Lincoln Grant Scholar House seeks to help single parents obtain post-secondary degrees

05/11/2017 03:20 PM

COVINGTON – For many financially struggling single parents the goal of creating a better life for themselves and their children through post-secondary education becomes an unobtainable dream because of the realities of high rent with current low paying jobs, and being able to juggle the time to take the number of classes to earn a degree.

The Northern Kentucky Community Action Commission is looking to change outcomes for some single parents and their children by providing a viable outlet for parents to work on obtaining a degree without worrying about any financial burdens and providing the family with a stable place to live while the parent is working to obtain a degree.

The Lincoln Grant Scholar House, which opened earlier this year in Covington, provides affordable housing and supportive services for parents seeking post-secondary education as a full time student.

Lincoln Grant Scholar House Director Shellie Baker says the main purpose of the program is giving single low-income parents the opportunity to complete work on a post-secondary degree which will hopefully lead to a better paying job and more stability for the family.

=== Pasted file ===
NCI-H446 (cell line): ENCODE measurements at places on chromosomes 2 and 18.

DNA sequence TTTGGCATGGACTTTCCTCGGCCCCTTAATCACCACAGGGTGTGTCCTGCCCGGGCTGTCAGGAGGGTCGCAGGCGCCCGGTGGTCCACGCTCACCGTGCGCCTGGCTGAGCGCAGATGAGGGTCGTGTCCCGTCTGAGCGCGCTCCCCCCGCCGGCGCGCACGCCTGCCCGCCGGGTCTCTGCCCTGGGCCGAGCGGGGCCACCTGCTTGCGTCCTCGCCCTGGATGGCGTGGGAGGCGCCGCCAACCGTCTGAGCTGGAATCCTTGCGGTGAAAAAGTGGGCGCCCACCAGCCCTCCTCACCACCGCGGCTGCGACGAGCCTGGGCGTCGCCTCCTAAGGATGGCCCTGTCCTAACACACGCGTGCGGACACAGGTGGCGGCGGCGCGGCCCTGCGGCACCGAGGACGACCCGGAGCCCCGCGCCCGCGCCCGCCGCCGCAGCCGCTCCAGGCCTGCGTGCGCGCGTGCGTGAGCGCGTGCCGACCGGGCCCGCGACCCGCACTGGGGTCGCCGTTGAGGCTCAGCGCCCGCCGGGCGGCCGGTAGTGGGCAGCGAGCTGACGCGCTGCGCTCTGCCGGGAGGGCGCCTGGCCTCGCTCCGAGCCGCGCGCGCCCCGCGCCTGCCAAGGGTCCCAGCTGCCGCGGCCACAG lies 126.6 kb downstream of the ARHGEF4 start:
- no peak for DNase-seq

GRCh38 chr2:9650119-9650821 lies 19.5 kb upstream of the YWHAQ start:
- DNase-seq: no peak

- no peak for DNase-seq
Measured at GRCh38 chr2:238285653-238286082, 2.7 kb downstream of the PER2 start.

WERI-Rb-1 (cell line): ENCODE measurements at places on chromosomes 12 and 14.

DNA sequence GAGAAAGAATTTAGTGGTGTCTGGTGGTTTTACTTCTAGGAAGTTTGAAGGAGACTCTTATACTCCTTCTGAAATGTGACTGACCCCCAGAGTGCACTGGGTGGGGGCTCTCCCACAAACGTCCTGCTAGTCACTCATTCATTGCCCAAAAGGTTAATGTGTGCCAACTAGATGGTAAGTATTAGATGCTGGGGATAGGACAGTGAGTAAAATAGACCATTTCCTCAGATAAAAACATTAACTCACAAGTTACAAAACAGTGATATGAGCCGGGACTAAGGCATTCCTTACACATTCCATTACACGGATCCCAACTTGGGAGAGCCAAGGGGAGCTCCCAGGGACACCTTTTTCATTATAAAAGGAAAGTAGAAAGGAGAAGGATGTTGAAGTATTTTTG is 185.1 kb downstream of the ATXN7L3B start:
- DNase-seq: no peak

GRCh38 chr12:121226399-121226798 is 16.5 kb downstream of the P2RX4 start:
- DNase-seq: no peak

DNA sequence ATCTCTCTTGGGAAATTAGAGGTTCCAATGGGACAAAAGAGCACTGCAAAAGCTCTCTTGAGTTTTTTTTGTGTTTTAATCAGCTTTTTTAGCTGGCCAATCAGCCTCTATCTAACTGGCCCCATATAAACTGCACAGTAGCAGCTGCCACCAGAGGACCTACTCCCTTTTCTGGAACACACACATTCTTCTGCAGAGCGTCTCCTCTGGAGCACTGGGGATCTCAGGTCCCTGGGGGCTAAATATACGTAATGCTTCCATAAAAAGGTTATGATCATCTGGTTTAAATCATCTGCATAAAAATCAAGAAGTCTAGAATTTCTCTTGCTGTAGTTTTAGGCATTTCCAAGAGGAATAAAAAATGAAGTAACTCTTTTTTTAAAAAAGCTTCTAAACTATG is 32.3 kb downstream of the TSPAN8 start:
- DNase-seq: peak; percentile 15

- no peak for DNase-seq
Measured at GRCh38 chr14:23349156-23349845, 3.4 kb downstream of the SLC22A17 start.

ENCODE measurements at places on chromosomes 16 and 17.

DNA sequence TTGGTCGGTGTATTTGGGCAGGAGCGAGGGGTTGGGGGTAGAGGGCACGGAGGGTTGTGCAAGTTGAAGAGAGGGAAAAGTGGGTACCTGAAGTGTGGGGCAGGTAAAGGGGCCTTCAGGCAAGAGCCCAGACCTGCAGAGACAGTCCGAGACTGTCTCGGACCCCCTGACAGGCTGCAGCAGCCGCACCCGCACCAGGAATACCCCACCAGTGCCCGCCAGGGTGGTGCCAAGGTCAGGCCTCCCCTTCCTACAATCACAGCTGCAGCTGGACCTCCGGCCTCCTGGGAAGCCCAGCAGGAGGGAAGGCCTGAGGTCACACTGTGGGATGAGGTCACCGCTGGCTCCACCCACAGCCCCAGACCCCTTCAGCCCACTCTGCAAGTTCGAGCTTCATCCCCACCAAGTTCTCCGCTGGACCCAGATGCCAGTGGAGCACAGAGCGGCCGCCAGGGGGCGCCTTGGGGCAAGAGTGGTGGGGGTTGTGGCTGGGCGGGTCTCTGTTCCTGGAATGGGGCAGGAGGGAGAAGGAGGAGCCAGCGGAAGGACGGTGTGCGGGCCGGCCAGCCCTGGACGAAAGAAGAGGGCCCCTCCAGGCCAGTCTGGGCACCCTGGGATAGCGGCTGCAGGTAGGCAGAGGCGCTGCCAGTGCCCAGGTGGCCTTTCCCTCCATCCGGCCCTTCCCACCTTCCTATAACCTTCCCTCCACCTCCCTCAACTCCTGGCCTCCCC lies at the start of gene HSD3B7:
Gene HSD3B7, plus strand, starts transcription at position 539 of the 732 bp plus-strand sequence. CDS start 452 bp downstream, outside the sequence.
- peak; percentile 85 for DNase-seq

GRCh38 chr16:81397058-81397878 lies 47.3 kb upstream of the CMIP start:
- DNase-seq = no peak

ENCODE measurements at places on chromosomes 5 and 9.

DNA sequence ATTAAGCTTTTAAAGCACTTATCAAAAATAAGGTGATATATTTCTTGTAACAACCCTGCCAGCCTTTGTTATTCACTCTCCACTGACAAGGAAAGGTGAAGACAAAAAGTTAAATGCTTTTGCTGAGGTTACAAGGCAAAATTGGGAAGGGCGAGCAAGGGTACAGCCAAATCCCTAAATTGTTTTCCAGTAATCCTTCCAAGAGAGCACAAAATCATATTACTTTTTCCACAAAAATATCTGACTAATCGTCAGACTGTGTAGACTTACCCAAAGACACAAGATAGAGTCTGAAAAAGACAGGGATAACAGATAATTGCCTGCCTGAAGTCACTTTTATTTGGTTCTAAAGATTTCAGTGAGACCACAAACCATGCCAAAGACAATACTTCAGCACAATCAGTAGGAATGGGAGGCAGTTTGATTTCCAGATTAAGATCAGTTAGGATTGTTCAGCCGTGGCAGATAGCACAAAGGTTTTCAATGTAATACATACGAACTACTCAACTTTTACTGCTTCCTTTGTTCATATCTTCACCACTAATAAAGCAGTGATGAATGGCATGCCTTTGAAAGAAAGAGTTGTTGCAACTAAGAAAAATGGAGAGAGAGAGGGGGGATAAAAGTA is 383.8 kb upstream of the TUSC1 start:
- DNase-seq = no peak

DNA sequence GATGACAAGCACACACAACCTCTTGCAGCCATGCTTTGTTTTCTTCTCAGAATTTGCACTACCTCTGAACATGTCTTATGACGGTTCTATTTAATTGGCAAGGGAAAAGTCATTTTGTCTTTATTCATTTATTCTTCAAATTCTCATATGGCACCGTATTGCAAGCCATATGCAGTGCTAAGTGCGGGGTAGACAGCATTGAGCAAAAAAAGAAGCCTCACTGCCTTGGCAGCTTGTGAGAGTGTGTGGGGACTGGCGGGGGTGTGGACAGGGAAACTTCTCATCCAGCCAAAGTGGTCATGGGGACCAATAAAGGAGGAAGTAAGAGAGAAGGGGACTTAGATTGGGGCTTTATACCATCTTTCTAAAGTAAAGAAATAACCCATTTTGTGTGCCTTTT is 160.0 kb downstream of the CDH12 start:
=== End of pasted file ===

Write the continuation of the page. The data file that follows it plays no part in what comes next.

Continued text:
“The idea of the Scholar House model is for single parents, male, female, grandparents, aunts, as long as you have custody of a child under the age of 18 and in school, and then the guardian must be in school as well in higher education, full-time enrollment and they must maintain a 2.0 GPA.” Baker said.

All residents go through a Section 8 process in determining what their monthly rent payment will be, which could be anywhere between zero and $650 a month.

One beneficiary of the Lincoln Grant Scholar House is Dixie Zehoin, who moved to Northern Kentucky from North Carolina 4 months ago with her 8-year-old special needs daughter Hannah.

Living at the Scholar House, has allowed Zehoin to pursue her dream of earning a post-secondary degree in psychology and counseling without the pressures that she was under in North Carolina.

“My rent for a 2-bedroom apartment was $975 a month, and it was too expensive, and it was too hard to keep doing it on my own,” Zehoin said.

The stability of living at the Scholar House has been beneficial to Hannah as well who has autism.

“It was hard for her to go from one place to the other, to the other, and she’s starting to even out again at school, so it’s going good,” Zehoin said.

It was a group effort to get the initial funding for the rehab project.

The Kentucky Housing Cooperation, Marian Development, the Northern Kentucky Community Action Commission, PNC Bank and the city of Covington worked to come up with housing tax credits, and with that money, they were able to totally rehab the building which had been vacant for 20 years.

On-going funding will consist of fundraising, grants and the rent that the residents pay.

The Lincoln Grant Scholar House is modeled after the Family Scholar House which operates four campuses throughout Louisville housing 215 families.

To apply, or if you know of a potential candidate, contact the Northern Kentucky Community Action Commission at 859-655-2987 or email


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